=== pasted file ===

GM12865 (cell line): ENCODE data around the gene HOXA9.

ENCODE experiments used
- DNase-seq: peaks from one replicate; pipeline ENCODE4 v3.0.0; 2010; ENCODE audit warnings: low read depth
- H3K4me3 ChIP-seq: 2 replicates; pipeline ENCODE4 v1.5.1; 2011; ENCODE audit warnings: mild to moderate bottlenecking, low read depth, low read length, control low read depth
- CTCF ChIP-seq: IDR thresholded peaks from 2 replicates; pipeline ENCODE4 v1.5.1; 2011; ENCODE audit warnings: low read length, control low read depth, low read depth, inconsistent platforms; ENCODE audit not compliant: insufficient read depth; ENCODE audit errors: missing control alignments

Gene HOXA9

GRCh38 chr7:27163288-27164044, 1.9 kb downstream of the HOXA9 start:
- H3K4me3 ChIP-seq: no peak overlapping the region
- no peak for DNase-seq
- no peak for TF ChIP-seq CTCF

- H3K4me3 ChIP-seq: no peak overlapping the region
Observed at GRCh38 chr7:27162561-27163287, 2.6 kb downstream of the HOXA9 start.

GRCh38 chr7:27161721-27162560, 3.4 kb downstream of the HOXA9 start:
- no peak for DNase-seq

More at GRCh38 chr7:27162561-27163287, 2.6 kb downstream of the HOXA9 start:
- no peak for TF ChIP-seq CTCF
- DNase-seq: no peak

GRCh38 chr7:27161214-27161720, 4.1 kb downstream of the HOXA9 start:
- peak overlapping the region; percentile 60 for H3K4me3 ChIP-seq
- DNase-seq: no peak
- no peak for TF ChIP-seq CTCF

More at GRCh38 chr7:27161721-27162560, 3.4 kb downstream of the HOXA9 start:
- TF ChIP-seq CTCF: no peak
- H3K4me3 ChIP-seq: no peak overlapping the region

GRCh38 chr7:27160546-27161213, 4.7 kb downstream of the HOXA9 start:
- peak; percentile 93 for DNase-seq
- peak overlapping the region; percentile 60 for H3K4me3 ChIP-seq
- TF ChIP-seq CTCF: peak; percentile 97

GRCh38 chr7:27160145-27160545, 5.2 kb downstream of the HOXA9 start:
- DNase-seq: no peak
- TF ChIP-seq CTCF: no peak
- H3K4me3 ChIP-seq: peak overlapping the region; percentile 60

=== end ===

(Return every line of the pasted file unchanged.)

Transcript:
GM12865 (cell line): ENCODE data around the gene HOXA9.

ENCODE experiments used
- DNase-seq: peaks from one replicate; pipeline ENCODE4 v3.0.0; 2010; ENCODE audit warnings: low read depth
- H3K4me3 ChIP-seq: 2 replicates; pipeline ENCODE4 v1.5.1; 2011; ENCODE audit warnings: mild to moderate bottlenecking, low read depth, low read length, control low read depth
- CTCF ChIP-seq: IDR thresholded peaks from 2 replicates; pipeline ENCODE4 v1.5.1; 2011; ENCODE audit warnings: low read length, control low read depth, low read depth, inconsistent platforms; ENCODE audit not compliant: insufficient read depth; ENCODE audit errors: missing control alignments

Gene HOXA9

GRCh38 chr7:27163288-27164044, 1.9 kb downstream of the HOXA9 start:
- H3K4me3 ChIP-seq: no peak overlapping the region
- no peak for DNase-seq
- no peak for TF ChIP-seq CTCF

- H3K4me3 ChIP-seq: no peak overlapping the region
Observed at GRCh38 chr7:27162561-27163287, 2.6 kb downstream of the HOXA9 start.

GRCh38 chr7:27161721-27162560, 3.4 kb downstream of the HOXA9 start:
- no peak for DNase-seq

More at GRCh38 chr7:27162561-27163287, 2.6 kb downstream of the HOXA9 start:
- no peak for TF ChIP-seq CTCF
- DNase-seq: no peak

GRCh38 chr7:27161214-27161720, 4.1 kb downstream of the HOXA9 start:
- peak overlapping the region; percentile 60 for H3K4me3 ChIP-seq
- DNase-seq: no peak
- no peak for TF ChIP-seq CTCF

More at GRCh38 chr7:27161721-27162560, 3.4 kb downstream of the HOXA9 start:
- TF ChIP-seq CTCF: no peak
- H3K4me3 ChIP-seq: no peak overlapping the region

GRCh38 chr7:27160546-27161213, 4.7 kb downstream of the HOXA9 start:
- peak; percentile 93 for DNase-seq
- peak overlapping the region; percentile 60 for H3K4me3 ChIP-seq
- TF ChIP-seq CTCF: peak; percentile 97

GRCh38 chr7:27160145-27160545, 5.2 kb downstream of the HOXA9 start:
- DNase-seq: no peak
- TF ChIP-seq CTCF: no peak
- H3K4me3 ChIP-seq: peak overlapping the region; percentile 60